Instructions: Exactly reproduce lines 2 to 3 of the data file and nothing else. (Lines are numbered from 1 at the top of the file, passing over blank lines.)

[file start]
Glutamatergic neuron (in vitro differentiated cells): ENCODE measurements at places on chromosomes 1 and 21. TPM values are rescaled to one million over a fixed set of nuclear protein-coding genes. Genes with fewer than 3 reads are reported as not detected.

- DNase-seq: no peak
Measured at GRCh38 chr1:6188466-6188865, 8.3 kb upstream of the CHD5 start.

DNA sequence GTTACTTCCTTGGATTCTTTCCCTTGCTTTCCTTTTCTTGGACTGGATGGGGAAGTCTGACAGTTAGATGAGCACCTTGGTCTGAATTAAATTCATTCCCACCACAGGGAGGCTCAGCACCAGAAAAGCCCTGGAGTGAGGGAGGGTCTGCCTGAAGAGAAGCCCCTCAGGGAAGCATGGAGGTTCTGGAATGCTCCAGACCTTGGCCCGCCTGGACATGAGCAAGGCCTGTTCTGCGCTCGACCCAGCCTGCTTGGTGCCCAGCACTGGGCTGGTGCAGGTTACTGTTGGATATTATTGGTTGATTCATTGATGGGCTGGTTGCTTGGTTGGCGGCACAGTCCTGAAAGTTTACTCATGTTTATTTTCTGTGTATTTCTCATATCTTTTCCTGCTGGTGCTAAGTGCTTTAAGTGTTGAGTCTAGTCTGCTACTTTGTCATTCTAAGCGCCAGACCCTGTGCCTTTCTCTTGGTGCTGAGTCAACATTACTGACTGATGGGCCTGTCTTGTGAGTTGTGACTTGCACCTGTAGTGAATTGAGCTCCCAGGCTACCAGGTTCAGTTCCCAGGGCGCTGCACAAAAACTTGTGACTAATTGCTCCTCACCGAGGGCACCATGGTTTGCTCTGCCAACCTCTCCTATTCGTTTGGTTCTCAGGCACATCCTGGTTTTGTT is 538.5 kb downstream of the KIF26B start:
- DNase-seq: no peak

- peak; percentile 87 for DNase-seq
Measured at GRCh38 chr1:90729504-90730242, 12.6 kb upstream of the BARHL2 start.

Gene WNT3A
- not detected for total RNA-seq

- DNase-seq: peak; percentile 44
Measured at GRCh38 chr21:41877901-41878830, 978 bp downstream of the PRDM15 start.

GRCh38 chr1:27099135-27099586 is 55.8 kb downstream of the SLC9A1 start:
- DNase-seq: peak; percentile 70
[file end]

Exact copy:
- DNase-seq: no peak
Measured at GRCh38 chr1:6188466-6188865, 8.3 kb upstream of the CHD5 start.